Shortdark Web Development

PHP Coding Style (More Than One Way to Skin a Cat)

Development29th Nov 2020.Time to read: 3 mins

PHP

I look up everything before I use it. An IDE such as PHP Storm has the PHP docs built in so can tell you a lot of the information you need, or there is the old-school looking on php.net or Stackoverflow.

I had to check whether a string ended in a certain needle and I stumbled upon this Stackoverflow post.

The accepted answerer, ircmaxell, lays out the various options you would have to check for the last character being a comma. He seems to favor string functions such as this because presumably they make more sense to him. All this is saying is that one character in from the end of the string should be a comma. Simple and clear...

if (substr($string, -1) == ',') {

The above is technically shorthand for something like this, below. Here you are manually checking the length of the string and saying that the character in last place should be a comma...

if ($string[strlen($string) - 1] == ',') {

The next version is a bit different. Moving from the end of the string, backwards to the start, he looks for a comma, if the comma is found he looks to see if it's position is at the end of the string...

if (strrpos($string, ',') == strlen($string) - 1) {

The answerer does not seem to like the following version but I love it! preg_match is a way you can use amazing powerful regex in PHP. The regex is saying if the comma is at the end of the string the expression will be true. When you are just looking for a comma, one of the earlier ways might be simpler, but doing the calculation this way can prepare you better for more complex problems...

if (preg_match('/,$/', $string)) {

The method the answerer hates the most is the last example he gives. He converts the string into an array saying to split the string up wherever there is a comma. Then, the last part of the array will be '' if the string ends in a comma. This may not be very readable and it may not be the best way to solve this particular problem but the mechanics of solving a string problem this way, with an array, can be very powerful too...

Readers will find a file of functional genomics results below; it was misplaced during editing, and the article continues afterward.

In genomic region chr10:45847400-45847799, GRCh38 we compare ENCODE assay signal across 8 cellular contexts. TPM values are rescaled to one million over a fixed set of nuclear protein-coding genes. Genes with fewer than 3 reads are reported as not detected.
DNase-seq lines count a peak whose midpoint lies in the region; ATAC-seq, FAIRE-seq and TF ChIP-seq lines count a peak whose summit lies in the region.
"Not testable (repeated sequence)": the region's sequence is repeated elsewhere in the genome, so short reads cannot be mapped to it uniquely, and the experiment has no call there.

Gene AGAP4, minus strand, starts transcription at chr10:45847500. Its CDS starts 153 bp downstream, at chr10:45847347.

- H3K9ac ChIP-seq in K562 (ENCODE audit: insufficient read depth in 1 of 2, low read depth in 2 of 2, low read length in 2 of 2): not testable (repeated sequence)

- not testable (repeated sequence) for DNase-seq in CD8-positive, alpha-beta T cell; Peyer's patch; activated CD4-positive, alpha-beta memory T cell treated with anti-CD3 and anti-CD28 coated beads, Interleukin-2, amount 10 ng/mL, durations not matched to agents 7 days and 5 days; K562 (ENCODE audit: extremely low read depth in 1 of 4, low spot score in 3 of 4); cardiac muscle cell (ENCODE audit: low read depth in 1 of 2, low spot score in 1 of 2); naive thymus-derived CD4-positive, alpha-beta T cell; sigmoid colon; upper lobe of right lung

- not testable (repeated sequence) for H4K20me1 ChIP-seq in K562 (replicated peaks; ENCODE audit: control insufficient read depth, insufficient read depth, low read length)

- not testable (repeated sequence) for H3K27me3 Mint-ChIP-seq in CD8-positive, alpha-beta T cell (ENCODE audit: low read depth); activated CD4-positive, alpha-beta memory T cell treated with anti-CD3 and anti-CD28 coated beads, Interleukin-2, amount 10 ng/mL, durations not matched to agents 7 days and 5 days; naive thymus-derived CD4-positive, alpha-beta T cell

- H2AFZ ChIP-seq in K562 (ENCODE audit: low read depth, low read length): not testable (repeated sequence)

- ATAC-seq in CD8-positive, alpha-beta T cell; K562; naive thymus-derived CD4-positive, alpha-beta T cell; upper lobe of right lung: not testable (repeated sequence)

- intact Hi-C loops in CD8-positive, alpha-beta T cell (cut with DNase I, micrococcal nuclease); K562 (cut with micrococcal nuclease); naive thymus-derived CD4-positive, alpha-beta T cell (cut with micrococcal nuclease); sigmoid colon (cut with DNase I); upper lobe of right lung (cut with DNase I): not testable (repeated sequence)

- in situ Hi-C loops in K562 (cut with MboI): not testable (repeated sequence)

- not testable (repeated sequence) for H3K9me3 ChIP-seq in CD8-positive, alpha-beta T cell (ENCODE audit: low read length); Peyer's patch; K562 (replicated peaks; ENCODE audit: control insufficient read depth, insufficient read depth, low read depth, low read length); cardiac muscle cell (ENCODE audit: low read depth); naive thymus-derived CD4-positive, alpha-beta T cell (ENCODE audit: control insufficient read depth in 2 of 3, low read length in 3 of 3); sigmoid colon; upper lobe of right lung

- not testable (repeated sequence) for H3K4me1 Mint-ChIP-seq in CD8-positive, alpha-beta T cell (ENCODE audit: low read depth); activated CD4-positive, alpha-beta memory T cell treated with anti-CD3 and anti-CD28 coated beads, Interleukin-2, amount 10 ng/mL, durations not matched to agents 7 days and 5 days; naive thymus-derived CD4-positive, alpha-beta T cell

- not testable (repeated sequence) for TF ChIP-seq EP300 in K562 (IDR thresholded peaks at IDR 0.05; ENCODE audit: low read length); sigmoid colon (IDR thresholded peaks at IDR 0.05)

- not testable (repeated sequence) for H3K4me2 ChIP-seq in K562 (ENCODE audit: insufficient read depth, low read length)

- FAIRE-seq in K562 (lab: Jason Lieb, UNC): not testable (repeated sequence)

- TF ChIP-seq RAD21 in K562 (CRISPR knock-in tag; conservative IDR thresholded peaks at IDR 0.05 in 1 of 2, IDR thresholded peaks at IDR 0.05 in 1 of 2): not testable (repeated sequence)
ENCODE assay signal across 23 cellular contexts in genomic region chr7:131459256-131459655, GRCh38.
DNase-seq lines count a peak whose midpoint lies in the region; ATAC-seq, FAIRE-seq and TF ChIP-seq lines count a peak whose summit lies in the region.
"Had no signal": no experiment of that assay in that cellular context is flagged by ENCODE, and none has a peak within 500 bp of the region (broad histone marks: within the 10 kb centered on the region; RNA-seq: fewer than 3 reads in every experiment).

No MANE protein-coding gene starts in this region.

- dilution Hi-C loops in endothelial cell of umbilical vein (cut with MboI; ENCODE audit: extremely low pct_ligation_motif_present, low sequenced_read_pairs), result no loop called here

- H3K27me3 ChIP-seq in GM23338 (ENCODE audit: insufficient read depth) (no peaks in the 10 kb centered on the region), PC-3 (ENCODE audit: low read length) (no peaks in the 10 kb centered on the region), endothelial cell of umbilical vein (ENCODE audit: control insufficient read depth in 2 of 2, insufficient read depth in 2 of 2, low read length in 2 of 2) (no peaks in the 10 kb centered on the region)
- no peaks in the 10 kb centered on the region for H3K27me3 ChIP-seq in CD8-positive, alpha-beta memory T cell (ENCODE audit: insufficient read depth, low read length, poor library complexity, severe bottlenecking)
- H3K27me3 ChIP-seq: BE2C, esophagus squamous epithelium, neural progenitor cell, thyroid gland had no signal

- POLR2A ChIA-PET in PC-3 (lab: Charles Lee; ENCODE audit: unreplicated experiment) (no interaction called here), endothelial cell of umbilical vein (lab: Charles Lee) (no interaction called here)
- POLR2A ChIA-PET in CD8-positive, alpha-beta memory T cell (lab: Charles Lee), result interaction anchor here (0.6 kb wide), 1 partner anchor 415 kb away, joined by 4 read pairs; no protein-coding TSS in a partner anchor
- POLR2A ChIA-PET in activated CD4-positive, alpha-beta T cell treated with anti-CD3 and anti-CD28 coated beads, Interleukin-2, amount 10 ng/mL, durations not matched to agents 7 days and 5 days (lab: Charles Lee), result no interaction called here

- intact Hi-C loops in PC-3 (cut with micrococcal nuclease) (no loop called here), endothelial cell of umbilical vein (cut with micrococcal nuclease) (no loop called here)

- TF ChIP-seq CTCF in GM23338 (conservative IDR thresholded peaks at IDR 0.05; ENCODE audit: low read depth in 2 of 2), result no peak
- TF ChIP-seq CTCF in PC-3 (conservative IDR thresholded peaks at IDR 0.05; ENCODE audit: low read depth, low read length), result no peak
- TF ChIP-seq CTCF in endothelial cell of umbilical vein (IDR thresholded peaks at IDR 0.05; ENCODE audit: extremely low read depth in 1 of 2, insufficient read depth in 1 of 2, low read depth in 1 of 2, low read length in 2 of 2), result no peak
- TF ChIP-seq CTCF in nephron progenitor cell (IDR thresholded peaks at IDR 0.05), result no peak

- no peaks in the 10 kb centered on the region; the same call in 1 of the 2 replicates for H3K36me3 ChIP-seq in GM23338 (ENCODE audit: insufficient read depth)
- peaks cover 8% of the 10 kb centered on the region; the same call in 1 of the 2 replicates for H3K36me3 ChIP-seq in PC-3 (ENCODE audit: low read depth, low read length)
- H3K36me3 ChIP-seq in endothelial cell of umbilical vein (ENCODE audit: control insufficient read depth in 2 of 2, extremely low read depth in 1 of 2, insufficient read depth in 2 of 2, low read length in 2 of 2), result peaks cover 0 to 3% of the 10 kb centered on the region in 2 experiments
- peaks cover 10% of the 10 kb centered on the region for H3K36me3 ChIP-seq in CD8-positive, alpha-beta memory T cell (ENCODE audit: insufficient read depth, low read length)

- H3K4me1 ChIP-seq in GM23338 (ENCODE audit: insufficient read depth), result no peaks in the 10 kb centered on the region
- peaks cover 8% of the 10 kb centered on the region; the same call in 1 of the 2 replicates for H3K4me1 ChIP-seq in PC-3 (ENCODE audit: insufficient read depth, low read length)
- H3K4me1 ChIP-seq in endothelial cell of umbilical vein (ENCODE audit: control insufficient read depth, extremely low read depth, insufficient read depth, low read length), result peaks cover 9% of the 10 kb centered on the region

if (end(explode(',', $string)) == '') {

Stackoverflow does not (or did not, at least) tolerate opinion very much, but we see some opinions creeping into the comments...

I know it's subjective, but I find the preg_match one to be the most readable. – mastazi Sep 21 '15 at 0:23

Then, also in the comments...

From PHP 7.1 you can use if ($string[-1] == ','). It's clear and faster than using substr(). – Nick Rice Jan 21 '18 at 11:35

So, in a later version of PHP they have created a shorthand version of the answerer's preferred method!

For my specific problem, I was not looking for a comma, I was looking for a string of unknown length. This forfeits most of the answers and I went with the preg_match method.

Conclusion

If I had the problem of looking for a single comma at the end of a string I might use one of the other methods listed here, or, if I was trying to find it so that I could delete it I might use a rtrim to remove the offending comma. Or, are we looking for rogue commas that should be full stops? If that's the case it might be better just to make sure the last character is a full stop. Rather than 1) search for it then 2) to fix it, maybe we can do both steps in one.

Sometimes the question isn't "how do I do x?" the question should sometimes be "why am I wanting to do x?"


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